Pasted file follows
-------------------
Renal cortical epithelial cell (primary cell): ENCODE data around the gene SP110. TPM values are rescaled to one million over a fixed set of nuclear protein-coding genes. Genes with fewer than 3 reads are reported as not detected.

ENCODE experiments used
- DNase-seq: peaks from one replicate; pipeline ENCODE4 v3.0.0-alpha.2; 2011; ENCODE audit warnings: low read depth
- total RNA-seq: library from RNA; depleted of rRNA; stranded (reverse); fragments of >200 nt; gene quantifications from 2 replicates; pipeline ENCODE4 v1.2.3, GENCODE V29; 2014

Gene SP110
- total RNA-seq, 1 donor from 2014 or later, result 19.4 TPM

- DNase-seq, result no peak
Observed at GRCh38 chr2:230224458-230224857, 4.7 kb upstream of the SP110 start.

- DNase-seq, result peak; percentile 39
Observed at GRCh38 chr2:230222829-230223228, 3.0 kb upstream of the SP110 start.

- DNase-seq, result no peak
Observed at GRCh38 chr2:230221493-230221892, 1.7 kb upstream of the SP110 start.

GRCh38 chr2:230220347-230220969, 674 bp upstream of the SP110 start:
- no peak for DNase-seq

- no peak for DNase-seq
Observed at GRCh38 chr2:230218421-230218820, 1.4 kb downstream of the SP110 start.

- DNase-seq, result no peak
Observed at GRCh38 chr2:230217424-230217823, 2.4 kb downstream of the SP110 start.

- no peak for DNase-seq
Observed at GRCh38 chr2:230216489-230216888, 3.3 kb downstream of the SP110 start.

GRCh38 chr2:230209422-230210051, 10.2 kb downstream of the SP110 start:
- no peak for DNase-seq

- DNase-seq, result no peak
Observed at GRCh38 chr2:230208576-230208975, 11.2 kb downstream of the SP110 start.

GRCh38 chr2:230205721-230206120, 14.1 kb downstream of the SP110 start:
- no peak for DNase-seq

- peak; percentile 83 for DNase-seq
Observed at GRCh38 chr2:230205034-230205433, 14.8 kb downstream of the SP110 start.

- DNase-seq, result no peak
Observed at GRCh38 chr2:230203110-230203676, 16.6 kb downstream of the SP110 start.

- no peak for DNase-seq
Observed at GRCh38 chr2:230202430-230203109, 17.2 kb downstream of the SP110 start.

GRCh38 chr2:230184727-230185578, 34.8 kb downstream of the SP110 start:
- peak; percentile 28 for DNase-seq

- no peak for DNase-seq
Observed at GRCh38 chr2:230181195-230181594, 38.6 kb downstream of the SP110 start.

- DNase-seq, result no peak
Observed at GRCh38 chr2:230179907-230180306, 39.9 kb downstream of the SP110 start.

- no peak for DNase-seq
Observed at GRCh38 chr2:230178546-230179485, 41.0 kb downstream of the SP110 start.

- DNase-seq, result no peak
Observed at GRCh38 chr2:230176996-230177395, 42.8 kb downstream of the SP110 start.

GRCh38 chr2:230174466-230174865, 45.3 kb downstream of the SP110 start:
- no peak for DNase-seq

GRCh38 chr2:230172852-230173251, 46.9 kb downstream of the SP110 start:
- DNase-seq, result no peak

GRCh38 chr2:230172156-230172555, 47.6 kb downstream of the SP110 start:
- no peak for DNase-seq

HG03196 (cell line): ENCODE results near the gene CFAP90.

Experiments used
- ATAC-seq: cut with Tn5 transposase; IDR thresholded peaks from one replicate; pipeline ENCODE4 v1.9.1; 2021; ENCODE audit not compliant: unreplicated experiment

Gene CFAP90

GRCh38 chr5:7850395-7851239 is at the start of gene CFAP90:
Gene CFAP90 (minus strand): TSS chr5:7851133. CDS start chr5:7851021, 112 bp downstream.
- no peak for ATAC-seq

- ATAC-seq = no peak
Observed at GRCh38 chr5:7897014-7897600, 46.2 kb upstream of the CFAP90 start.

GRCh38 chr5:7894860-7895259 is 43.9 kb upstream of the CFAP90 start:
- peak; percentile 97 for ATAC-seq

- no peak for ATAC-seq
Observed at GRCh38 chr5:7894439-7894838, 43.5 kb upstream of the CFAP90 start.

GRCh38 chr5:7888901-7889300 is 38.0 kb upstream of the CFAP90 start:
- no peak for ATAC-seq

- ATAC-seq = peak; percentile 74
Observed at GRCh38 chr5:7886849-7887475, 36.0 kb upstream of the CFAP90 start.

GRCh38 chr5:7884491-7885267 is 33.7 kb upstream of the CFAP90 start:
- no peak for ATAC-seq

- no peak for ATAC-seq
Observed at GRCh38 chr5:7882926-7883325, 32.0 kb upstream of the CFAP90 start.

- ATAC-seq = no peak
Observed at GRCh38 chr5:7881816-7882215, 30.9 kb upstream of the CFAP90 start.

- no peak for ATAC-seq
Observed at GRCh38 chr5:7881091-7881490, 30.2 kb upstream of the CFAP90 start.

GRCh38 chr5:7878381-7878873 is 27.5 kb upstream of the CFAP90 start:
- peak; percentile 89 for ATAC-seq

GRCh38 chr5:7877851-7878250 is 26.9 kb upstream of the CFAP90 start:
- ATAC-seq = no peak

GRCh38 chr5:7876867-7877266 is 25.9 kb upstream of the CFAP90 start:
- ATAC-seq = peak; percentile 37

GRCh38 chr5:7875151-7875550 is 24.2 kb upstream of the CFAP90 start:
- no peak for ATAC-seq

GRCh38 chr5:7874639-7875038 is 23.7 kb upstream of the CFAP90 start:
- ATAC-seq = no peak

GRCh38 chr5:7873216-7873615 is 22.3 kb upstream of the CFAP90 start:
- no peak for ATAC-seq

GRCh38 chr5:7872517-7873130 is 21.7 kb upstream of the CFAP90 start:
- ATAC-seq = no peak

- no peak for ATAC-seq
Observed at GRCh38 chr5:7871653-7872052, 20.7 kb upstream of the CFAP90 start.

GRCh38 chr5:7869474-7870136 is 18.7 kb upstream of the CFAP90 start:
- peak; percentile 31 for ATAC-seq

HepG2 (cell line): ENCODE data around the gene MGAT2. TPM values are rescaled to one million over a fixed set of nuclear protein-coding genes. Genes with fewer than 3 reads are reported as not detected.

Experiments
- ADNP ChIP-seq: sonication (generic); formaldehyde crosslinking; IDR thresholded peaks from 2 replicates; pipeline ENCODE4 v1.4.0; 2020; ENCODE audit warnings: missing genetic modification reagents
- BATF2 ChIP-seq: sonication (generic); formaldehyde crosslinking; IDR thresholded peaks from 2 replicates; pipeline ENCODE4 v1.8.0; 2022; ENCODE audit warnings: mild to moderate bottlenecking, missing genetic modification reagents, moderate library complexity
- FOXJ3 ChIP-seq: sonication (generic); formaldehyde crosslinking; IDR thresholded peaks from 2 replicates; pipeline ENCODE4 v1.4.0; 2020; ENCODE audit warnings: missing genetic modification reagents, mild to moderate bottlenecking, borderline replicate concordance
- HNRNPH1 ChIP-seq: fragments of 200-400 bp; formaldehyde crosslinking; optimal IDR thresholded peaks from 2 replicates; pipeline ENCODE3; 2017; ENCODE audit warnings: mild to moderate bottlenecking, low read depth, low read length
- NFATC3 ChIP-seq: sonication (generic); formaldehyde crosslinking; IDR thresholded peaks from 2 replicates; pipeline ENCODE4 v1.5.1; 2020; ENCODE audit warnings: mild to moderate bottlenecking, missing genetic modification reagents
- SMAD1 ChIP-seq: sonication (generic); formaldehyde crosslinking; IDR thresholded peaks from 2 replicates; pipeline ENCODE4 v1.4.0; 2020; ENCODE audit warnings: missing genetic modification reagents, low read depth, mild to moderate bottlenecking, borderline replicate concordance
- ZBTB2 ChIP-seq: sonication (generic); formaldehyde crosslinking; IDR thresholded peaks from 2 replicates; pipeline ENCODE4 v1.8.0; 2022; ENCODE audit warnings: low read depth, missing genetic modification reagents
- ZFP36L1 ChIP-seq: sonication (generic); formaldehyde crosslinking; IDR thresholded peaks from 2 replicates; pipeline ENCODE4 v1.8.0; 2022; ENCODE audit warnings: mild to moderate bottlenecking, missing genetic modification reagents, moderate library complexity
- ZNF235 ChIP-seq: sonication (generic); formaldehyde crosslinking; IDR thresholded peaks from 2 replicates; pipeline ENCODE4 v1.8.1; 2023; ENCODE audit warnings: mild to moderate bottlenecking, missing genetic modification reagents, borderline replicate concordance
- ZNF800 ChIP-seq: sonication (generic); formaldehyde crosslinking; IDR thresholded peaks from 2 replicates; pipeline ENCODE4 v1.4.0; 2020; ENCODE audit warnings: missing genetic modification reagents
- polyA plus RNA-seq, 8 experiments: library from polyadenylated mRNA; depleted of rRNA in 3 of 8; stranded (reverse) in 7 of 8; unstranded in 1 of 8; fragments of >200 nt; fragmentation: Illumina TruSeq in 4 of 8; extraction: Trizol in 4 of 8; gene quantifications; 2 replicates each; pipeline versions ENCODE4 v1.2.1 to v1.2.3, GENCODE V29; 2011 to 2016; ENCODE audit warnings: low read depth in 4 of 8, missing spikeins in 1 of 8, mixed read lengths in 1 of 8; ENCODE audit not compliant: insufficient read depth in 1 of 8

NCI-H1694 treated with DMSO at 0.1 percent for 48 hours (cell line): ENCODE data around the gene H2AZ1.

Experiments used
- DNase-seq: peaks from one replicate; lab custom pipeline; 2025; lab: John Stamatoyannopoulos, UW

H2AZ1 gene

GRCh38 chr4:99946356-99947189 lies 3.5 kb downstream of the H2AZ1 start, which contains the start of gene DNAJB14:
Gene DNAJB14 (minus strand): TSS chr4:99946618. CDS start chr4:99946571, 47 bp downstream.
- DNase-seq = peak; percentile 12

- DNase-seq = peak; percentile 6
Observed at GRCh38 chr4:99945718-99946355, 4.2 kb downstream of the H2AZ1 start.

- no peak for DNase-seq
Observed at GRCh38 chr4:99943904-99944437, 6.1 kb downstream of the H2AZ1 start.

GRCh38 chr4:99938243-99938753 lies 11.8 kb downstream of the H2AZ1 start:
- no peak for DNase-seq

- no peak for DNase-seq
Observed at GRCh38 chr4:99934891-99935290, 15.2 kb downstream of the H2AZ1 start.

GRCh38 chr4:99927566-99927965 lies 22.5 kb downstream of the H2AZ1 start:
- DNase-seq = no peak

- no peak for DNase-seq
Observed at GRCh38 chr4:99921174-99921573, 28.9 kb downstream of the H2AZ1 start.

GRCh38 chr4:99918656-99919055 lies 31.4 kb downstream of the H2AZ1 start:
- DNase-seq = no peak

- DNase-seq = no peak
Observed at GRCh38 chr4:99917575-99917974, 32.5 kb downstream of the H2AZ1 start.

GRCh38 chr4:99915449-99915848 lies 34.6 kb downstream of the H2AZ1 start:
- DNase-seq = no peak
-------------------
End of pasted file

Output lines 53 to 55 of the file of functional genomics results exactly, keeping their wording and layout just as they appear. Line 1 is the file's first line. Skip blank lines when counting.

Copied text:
GRCh38 chr5:7850395-7851239 is at the start of gene CFAP90:
Gene CFAP90 (minus strand): TSS chr5:7851133. CDS start chr5:7851021, 112 bp downstream.
- no peak for ATAC-seq